One of my friend's elder Jitu is in hospital last stage of Lung cancer which was diagnosed just abt couple of months ago.  Now in coma for last 10 days. He is an ex pilot for air india. So under their med insurance.  Every 5 days someone has to go turn in paperwork personally to continue his benefits.  No fax, email etc allowed only personally .  Man lives alone @ age of 84.  Both his sons & families live abroad. He also did not want to move to US.  It Is making it so difficult for him who lives in Bandra and the offc where the paperwork has to be turned in is in so Bombay. Poor man is in coma and may die any day now.  The corruption & red tape plus the power each level of empl hold is ridiculous.  

Now before he went in to coma said he should hv moved to US when his son had insisted.  Just bit too late.  Money is there but so hard to find the proper help is hard ..  Neways thought I share the latest what I heard from my close friend. 

What doc Onir may do for his sanskari tyaagi wifi or himself in switching babies is soo against medical ethics.  He would hv his license taken away.  What EK shows in her silly serials is nonsense.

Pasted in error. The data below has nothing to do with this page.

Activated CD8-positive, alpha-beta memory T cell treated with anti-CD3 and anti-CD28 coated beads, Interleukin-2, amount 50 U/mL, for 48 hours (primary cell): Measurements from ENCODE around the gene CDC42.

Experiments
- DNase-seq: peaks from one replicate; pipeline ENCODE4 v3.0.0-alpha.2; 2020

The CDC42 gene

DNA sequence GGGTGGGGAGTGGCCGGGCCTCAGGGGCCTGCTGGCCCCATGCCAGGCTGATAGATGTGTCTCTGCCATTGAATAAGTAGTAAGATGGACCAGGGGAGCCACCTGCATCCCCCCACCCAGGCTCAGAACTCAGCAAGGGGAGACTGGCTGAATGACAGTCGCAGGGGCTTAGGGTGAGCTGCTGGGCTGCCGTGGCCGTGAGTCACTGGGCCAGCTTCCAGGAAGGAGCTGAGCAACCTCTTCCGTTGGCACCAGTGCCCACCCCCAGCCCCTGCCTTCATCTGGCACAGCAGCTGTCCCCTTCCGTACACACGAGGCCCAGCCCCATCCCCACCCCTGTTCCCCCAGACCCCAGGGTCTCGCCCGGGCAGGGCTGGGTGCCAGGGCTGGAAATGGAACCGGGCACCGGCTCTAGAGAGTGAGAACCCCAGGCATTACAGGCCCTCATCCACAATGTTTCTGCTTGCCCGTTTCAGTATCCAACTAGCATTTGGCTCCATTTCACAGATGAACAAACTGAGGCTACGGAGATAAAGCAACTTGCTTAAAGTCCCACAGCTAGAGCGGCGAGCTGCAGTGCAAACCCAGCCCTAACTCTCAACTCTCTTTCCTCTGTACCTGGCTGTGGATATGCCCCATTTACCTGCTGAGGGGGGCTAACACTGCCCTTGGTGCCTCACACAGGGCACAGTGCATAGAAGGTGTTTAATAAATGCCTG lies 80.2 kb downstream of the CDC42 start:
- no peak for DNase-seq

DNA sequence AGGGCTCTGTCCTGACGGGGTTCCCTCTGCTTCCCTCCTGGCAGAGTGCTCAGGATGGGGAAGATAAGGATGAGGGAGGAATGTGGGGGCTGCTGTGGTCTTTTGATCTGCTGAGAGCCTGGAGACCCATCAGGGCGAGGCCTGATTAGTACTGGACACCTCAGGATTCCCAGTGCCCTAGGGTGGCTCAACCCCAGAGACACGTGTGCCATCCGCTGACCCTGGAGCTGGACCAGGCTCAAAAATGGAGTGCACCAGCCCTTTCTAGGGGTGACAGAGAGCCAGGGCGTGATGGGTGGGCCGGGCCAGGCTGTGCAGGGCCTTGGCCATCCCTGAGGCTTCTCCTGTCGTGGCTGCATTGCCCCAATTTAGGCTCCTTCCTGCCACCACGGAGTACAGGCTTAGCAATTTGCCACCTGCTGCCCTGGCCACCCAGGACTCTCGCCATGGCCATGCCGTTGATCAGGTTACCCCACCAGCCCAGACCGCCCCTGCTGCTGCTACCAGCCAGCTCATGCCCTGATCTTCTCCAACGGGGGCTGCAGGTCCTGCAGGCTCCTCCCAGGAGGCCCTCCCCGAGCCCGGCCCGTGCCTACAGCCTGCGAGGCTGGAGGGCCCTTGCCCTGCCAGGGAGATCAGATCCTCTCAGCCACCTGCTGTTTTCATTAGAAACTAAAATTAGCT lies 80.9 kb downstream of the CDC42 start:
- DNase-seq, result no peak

Edited by sashashyam - 17 February 2013 at 7:04am

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Posted: 17 February 2013 at 11:31am | IP Logged
Dear Kools,

I was appalled when I read about the horrors you and your family have gone thru because of such gross cases of medical negligence in the Indian hospitals involved. I am no longer surprised about your comments on medical treatment in India,  As I wrote to Kalapi, one goes largely by one's own personal experiences and those of one's near and dear ones, and for you, these have been awful. I am so very, very sorry, though there is nothing any outsider can say that can be of any real help in the face of such grievous losses.